Saturday, July 8, 2023

The challenge before us. . .

The rise of the secular truth was based, in part, upon the rejection of the religious truth that had under girded both the structures and identity of the West.  When religious truth became suspect and when even the churches succumbed to the idea that there was a difference between the historical Jesus and the Christ of the Scriptures, the damage was done.  Truth was no longer premised upon fact or history but upon the imagination of mankind.  At that point, the Gospel itself was attacked at the core.  This radical rejection of the very core of the Church’s narrative of who Jesus of Nazareth was and is and,of the very nature then of the God whom He reveals is under suspicion from modernity.  With that comes the inevitable challenge to the identity and purpose of the Church.  Everything that was once a fact has become a question and there is no single individual's answer more worthy or truthful than another about who Jesus was and is, who God is, and who the Church is.  That is the fruit modernity has wrought.

The worship wars. pronoun wars, sex wars, and marriage/family wars that are raging in the Church today are the consequence of not knowing with confidence who Jesus was and is, who God is, and who the Church is and for what purpose the Church exists.  The openings for dispute over what the liturgy is and what happens within the liturgy was created by the cracks on the foundation of who Jesus was and is, who God is, and who the Church is.  The same is true of the pronoun wars, sex wars, and wars over marriage/family.  This the legacy of our loss of confidence in the Biblical narrative, in the catholic tradition, and in the structures and institutions of the Church.  Modernity has done an effective job of undermining the keryma and creed without ever directly attacking either.  All that has happened is a question mark has been placed where once there was a period.

The Church was once not a listening agency but a mission one.  We did not listen but told of the mighty acts of God for our salvation.  Modernity has shifted the conversation.  Now it is no longer of importance what there is to tell but it is of critical importance to listen.  Listening here is not hearing the need so that you might speak the healing truth of the Gospel but listening without judgment and listening so that every truth is equal and equally true -- at least in so far as any truth is true in modernity.  So all of a sudden, well, not really, the Church is on the defensive.  The challenges are no longer from without but from those who claim to be Christian.  Who Jesus was and is has become a battleground of conflicting opinions without any truth to say one is wrong or one is right.  Who God is has become the domain of feelings, imagination, or experience without God's own self-disclosure to say what is true and what is false.  Who the Church is has become the dispute of the ages and modernity insists that the only valid answer is to welcome every competing truth, vision, desire, and preference and somehow mix it all up into a sea of uncertainty.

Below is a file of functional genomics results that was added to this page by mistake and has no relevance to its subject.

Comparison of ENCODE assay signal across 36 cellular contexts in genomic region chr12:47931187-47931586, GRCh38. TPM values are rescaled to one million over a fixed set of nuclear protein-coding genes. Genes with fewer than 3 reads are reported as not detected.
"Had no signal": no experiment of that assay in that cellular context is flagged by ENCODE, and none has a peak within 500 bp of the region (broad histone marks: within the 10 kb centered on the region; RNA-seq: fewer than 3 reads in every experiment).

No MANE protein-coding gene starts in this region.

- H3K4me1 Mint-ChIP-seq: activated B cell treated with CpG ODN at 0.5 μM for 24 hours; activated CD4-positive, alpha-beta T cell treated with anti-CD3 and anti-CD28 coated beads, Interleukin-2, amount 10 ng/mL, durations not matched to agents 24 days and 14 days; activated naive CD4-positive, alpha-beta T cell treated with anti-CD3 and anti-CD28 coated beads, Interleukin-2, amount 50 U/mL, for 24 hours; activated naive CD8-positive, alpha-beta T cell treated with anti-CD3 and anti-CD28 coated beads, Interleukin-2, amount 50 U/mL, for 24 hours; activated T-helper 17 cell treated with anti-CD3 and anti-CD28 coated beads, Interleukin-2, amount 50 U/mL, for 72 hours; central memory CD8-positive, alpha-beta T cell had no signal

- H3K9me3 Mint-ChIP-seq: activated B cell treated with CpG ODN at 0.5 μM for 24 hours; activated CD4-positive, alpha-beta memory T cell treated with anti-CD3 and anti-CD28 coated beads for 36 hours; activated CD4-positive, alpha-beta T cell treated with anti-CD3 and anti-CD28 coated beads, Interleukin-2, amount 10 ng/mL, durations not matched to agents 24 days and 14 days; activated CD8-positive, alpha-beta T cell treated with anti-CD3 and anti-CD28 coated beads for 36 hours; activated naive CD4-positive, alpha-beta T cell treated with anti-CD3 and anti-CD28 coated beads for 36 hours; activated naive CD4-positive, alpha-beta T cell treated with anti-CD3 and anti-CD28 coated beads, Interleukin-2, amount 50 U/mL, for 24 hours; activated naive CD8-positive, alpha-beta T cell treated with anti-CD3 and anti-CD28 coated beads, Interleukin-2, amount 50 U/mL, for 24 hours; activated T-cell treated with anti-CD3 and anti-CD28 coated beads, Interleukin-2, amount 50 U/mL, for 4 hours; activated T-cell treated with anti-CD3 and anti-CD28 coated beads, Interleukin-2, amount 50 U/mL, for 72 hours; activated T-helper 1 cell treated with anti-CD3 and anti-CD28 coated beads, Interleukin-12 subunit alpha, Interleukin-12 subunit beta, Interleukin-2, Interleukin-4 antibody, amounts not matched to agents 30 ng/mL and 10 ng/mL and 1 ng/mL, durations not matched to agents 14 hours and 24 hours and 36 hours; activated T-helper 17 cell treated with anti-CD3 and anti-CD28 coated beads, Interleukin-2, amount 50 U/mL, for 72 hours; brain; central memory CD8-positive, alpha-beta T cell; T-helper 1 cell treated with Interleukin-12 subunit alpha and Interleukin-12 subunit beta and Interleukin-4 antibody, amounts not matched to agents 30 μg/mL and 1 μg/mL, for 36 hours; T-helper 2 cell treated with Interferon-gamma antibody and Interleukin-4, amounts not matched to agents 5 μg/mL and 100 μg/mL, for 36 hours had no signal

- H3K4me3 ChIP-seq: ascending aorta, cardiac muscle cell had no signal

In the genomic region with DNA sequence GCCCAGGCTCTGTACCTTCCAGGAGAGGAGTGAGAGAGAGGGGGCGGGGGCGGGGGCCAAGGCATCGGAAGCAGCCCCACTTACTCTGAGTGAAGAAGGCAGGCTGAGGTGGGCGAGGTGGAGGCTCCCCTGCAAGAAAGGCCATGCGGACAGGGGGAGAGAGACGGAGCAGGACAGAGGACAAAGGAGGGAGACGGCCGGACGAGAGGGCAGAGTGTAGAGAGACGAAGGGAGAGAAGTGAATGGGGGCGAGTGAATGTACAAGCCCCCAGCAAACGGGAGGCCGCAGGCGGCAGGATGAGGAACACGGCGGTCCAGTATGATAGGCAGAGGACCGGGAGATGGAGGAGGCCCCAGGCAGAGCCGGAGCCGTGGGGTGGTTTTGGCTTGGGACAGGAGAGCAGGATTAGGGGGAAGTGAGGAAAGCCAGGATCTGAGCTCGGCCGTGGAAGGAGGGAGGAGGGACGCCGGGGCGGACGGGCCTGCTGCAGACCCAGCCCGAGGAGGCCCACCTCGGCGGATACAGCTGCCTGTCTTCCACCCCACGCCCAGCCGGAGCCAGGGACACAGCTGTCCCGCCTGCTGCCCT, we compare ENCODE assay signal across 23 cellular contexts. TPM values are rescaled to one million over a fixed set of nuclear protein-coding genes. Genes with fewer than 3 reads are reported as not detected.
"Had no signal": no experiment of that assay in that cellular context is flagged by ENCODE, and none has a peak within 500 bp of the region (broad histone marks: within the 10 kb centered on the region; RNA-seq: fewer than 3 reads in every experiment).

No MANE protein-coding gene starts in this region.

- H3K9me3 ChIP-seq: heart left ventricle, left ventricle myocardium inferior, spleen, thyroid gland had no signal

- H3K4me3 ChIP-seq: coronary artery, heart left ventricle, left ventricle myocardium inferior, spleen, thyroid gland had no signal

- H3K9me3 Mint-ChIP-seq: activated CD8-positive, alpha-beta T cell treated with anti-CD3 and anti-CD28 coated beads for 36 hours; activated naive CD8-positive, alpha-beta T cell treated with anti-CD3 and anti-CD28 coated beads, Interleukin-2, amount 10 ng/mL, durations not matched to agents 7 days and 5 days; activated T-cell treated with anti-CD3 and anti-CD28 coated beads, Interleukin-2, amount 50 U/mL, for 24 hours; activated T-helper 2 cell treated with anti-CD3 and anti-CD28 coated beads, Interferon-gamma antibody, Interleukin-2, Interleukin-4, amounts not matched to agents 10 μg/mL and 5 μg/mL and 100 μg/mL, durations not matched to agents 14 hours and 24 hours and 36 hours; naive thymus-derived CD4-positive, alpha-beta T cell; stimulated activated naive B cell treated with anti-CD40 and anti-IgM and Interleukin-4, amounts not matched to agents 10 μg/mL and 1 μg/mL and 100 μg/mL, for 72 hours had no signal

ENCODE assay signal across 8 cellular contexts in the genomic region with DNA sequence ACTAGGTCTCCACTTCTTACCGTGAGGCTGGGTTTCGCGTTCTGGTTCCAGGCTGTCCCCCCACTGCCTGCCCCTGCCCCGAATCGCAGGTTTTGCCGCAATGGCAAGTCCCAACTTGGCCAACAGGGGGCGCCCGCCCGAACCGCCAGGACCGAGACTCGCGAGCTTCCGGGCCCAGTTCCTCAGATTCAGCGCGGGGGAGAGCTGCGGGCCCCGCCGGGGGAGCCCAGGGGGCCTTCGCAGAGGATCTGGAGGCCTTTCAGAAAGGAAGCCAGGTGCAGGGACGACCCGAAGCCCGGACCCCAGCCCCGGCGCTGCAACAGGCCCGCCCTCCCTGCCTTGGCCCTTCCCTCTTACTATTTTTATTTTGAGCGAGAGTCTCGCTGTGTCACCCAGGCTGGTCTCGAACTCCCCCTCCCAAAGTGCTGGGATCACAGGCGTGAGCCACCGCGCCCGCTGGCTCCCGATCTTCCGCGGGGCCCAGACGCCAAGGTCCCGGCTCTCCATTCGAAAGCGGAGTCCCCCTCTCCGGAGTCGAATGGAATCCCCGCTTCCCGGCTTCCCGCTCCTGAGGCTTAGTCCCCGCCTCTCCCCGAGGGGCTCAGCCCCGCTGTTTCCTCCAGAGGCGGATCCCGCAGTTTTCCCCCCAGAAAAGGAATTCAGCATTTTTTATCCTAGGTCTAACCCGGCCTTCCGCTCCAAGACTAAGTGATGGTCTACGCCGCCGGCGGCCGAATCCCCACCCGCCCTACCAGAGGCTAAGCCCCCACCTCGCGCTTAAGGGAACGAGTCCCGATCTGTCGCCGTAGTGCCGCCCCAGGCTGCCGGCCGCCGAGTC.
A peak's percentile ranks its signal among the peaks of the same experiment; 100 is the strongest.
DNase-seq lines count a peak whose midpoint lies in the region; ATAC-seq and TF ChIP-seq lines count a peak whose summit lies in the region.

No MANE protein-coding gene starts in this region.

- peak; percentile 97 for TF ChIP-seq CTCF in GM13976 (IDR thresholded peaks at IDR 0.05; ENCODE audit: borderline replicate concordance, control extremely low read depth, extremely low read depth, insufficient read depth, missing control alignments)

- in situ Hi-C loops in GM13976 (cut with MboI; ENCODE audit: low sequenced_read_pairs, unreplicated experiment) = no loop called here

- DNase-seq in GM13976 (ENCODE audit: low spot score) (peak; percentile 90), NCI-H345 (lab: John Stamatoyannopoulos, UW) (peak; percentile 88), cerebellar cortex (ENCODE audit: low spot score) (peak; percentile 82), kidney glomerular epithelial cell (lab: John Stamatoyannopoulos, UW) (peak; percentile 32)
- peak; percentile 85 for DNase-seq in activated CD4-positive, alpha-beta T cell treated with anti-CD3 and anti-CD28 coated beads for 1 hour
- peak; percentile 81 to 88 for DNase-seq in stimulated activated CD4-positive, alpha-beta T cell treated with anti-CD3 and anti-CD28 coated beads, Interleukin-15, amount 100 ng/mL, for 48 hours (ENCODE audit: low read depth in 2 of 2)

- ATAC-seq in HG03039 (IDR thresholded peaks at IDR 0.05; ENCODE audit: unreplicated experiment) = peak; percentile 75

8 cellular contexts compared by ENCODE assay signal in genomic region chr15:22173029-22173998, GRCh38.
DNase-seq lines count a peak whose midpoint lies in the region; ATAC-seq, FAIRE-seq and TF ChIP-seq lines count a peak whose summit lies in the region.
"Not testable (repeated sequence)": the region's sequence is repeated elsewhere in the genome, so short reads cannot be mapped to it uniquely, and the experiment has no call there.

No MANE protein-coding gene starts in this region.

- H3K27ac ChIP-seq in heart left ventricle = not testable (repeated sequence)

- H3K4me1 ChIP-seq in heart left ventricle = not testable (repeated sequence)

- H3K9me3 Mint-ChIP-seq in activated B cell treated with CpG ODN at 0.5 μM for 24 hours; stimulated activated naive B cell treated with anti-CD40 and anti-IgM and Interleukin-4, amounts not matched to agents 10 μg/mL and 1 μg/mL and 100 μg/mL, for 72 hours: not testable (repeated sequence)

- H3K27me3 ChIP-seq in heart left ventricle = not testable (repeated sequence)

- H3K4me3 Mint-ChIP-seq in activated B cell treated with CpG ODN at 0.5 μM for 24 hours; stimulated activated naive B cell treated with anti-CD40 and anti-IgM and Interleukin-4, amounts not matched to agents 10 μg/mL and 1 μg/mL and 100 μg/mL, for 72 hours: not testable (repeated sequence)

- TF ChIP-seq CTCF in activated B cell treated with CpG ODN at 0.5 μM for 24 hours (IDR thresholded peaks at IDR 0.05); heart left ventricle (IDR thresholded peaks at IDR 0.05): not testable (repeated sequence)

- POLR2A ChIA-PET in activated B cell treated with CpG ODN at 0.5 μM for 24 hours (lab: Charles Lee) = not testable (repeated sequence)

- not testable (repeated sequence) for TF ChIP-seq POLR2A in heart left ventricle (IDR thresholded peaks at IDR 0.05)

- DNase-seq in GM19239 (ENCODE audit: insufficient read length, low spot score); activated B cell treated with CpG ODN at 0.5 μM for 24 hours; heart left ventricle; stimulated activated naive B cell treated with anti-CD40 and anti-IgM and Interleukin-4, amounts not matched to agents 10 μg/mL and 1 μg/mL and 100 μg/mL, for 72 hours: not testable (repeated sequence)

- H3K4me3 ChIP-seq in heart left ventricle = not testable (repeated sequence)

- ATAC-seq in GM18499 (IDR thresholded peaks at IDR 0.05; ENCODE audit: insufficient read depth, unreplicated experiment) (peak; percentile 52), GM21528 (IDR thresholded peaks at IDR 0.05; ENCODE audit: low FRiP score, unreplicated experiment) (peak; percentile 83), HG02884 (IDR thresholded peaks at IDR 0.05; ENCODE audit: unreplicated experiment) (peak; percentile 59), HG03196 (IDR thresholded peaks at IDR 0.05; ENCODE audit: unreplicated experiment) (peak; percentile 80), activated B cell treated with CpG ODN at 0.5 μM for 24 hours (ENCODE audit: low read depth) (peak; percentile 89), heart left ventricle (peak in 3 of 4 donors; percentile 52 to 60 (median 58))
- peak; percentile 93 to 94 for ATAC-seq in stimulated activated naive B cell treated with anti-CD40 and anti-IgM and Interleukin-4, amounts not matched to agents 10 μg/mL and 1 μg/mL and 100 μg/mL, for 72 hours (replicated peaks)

So when you end up with a guy like Pope Francis who may indeed hold to tradition but who is loathe to insist upon it, he feeds into the modernist narrative whether he wills to or not.  He is not a scapegoat but a poster child of the question that has replaced an answer and of the supposition that has replaced truth.  In the end, he has only an appeal to authority to solidify the diverging paths and people that were once the Roman Catholic Church.  But he is not alone.  The Lutherans have their own problems here.  Seminaries were once the institutions of great confidence in which pastors were formed in the truth of the ages, in the bold confession of one time for the future of our very movement, and in truth of the Scriptures as the infallible voice of God.  Long ago that confidence was replaced with the same questions that have plagued Rome.  We now live in a time when most Lutherans have pretty much conceded that the seminaries are not aids to the Church but enemies of the evangelical cause or mere propaganda machines for a long gone era.  Who are our Lutheran leaders who stand on a national stage to say this we believe, teach, and confess?  The rest of the Christian world is equally in the grip of the modernist cause.  Rick Warren may well bring the Southern Baptist Convention to its knees over something a few generations ago no one would have foreseen.  The not so United Methodists can believe anything and everything about Jesus but will divide over matters of sex and gender.  The Anglicans are a shell of a union in which the whole broken communion is covered over by a very nice looking cope.  Evangelicals are all over the page but most of them are adrift on the same sea which borrows the worship songs from the heart, the preaching from self-help gurus, and the fellowship of the body of Christ from social media.

We can fight worship wars, pronoun/gender wars, sex wars, marriage/family wars, and such but there are too many battles on too many fronts.  The real fight is over truth, whether the Scriptures are reliable and trustworthy, whether the Gospel is about Christ's death and resurrection or freedom to pursue our own wants, and whether there is anything that is true beyond the moment (and the rejection of the legacy of our forefathers who passed down the sacred tradition).  This is the battle we need to address and if we fight this, the other wars will fall into place.  We learned that in Missouri after the Battle for the Bible in the 1970s.  You can win the battle but lose the war.  We must fight the real enemies with the truth that endures forever instead of running here and there to put out the little skirmishes that are merely diversions that would mask the real enemy.

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